Vice Speaker Telena Nelson insults the people of 41 states who have part-time state legislatures when she claims part-time senators will be biased in favor of their businesses or industries; and insinuates that the voters are too dumb to recognize when that happens.
Sen. Nelson may think that only biased people will run for office in a part-time legislature, but how is that different for the full-time senators who raise tens of thousands of dollars to get elected, and are expected to take care of the campaign donors? She obviously has forgotten the very biased votes cast by our full-time senators to rig the government health care insurance benefit program in favor of Guam Regional Medical City, a vote that cost taxpayers millions of dollars.
She has obviously forgotten about the very biased vote to send 100 people on a one-week vacation to Hawaii, instead of using the money to do something very unbiased like buying 17 drug-sniffing dogs to start doing something to reduce the free flow of meth out into the island that is destroying thousands of families. Or to buy 10 police cars to get more police officers out into the villages to cut down response times to home invasions and burglaries, making our villages a little safer.
She has forgotten the very biased vote to make the 5% business privilege tax forever.
But the people of Guam are waking up to the fact that this "full-time legislature" is only a "full-time pay legislature." As a community advocate who has been engaging with senators for years, I can't even count how many times senators are not available because they are at wakes, weddings, funerals or fundraisers.
Guam's full-time legislature is a very good example of the bad examples cited in Parkinson's Law, which proclaims: "Work expands so as to fill the time available for its completion." How else can we explain how the Legislature can introduce close to 268 bills in a year (one bill a day excluding weekends) and only pass 61 into law?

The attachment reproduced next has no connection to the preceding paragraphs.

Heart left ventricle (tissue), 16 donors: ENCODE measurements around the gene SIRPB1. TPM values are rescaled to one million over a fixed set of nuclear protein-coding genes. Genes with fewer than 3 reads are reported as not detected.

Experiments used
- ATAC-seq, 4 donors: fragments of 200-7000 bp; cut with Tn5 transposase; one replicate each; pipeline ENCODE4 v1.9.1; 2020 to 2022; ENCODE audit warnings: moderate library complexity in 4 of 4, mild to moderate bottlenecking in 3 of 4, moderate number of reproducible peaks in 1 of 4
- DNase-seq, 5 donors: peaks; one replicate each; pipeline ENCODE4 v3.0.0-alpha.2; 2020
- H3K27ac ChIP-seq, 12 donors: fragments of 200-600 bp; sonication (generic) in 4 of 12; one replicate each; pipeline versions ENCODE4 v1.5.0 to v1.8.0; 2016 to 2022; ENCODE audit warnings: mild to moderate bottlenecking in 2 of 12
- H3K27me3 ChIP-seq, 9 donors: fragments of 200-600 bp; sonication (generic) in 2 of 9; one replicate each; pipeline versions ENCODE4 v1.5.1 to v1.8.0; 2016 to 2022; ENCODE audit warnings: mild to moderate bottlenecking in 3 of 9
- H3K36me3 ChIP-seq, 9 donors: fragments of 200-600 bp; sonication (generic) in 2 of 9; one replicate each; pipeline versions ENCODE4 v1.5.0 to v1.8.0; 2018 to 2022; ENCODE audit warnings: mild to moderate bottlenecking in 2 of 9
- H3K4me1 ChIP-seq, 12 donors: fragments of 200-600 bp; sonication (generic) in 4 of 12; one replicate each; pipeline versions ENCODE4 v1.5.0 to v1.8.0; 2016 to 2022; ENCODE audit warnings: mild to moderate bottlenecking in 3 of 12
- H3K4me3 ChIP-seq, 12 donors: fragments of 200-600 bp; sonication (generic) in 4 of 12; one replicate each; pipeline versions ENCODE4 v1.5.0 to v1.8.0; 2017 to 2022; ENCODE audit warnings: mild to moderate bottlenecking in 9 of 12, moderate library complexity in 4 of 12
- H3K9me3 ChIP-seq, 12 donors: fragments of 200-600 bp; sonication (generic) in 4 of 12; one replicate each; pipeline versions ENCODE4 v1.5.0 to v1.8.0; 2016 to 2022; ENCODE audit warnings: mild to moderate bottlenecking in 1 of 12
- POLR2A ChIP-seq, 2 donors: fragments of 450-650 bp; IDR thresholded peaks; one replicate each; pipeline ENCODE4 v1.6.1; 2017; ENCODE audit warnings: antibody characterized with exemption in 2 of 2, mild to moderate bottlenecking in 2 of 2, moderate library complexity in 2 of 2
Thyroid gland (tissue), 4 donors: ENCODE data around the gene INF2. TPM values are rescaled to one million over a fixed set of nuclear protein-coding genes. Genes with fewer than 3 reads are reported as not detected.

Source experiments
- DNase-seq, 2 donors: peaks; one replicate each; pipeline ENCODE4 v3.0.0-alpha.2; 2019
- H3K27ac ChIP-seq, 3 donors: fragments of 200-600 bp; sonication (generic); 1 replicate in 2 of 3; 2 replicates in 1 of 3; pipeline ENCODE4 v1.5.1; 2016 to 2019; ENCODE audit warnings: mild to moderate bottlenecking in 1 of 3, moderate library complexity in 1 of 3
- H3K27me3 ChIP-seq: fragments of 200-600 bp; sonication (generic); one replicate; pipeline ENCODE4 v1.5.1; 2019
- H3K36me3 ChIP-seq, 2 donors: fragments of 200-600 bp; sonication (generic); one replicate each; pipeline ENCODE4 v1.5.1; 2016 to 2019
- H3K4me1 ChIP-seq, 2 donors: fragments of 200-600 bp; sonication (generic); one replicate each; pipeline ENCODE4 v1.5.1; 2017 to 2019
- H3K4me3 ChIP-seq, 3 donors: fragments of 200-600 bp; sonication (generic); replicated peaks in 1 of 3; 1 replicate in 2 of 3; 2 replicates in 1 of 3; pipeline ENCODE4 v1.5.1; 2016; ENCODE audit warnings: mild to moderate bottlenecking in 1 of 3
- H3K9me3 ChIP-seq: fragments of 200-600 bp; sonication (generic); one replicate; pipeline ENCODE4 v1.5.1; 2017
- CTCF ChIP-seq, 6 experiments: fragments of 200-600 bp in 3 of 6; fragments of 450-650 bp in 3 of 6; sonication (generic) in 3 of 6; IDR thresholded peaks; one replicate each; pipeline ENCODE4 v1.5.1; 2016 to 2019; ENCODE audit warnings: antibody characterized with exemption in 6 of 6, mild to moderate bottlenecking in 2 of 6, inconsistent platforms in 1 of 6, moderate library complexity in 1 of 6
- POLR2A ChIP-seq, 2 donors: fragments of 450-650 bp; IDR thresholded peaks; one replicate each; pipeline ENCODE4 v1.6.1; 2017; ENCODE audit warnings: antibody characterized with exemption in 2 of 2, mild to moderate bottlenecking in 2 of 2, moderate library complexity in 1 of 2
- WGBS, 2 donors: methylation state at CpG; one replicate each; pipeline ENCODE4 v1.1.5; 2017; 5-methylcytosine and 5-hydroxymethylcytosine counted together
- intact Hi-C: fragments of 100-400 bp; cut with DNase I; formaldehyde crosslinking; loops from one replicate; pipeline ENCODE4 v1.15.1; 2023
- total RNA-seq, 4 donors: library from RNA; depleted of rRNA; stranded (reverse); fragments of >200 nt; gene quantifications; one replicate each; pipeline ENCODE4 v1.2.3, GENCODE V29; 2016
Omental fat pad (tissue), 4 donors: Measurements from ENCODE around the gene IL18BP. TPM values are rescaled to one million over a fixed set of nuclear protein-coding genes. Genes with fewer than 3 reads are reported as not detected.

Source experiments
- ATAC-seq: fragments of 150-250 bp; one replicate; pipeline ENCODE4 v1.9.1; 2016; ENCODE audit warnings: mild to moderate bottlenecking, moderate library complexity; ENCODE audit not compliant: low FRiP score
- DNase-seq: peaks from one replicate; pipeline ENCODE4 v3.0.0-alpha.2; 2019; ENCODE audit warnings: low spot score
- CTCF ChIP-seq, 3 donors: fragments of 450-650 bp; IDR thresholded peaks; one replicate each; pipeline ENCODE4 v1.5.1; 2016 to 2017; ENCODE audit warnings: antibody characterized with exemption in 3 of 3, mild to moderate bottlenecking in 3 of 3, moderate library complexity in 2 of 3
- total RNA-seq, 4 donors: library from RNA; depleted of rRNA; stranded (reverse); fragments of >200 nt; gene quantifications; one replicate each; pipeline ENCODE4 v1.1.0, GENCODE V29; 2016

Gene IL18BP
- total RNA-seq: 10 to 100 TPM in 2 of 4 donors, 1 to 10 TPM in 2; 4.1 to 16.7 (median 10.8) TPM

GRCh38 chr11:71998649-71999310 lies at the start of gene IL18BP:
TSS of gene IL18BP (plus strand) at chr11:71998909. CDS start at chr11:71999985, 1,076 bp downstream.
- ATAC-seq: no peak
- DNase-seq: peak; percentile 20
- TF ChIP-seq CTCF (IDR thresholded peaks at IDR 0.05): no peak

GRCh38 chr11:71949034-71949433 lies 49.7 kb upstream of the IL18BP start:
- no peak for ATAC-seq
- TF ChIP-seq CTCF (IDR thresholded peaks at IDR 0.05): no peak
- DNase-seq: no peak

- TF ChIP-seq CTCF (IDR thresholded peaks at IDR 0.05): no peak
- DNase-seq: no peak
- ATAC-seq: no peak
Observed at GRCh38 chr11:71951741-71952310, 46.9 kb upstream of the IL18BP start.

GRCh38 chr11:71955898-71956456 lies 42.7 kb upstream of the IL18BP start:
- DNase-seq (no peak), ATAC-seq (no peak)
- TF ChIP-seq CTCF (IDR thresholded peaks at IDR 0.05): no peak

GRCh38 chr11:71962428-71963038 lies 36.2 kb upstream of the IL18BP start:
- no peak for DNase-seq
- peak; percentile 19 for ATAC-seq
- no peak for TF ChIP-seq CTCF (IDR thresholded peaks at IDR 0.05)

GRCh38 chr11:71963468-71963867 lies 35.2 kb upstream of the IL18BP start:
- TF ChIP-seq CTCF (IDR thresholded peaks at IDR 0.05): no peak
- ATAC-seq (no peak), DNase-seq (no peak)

How else can you explain using legislative resolutions to campaign for re-election using government funds? I say campaign for re-election because what other justification is there for passing a resolution congratulating someone for retiring, for a birthday, for bowling?
We remember how the "full-time legislature" decided they were so much better than everyone else on the island that they held a secret session and gave themselves a massive retroactive pay raise just in time for Black Friday.
This Legislature still has not earned back the people's trust.
The biggest reason why 41 states have part-time legislatures is "part-time" expands the candidate pool. It opens public service possibilities to many of the best and brightest in a community, not just those who are looking for a full-time job.
I have approached many of the best and brightest in our community about running for the Legislature, and they do not want to risk losing their careers or businesses by being senators. However; they are willing to serve if the Legislature is part-time; as it was for decades when many of Guam's best laws were written by some of the best and brightest in our community, who took time to serve the public as a part-time senator.
There are three things the Legislature will not approve because it cuts into their job security: 1.) a part-time legislature – which will cut their pay, making it necessary for them to get another job to make ends meet like many in our community; 2.) eliminating the primary election, which will make it easier for new faces to compete against incumbents; and 3.) a return to 21 senators, which dilutes their individual power, making it harder to raise large donations.
You can tell which senators are public service-minded and which senators are looking for job security by asking them their positions on a part-time legislature, eliminating the primary election, and returning to 21 senators.
We can't depend on the senators to do what's in the best interest of the people when it affects their pocketbook. The Legislature is supposed to be the people's house. It's time we started managing it better.
Managing the “people’s house” better takes two acts. The first is to vote for new faces in the 2020 election and get rid of politically well-connected insider influence. The second is to sign the petitions later this year to add a real "Citizen's Legislature Reform Initiative" to the 2020 ballot to do the badly needed things to improve our government that the senators won't do:
1.) return to a part-time legislature;
2.) eliminate the primary election; and
3.) return to 21 senators.
Only when we remove professional politicians working for job security and politically well-connected insiders from the “people’s house” will we have a legislature that is concerned and acts to protect the people.
Ken Leon-Guerrero is with the Guam Citizens for Public Accountability.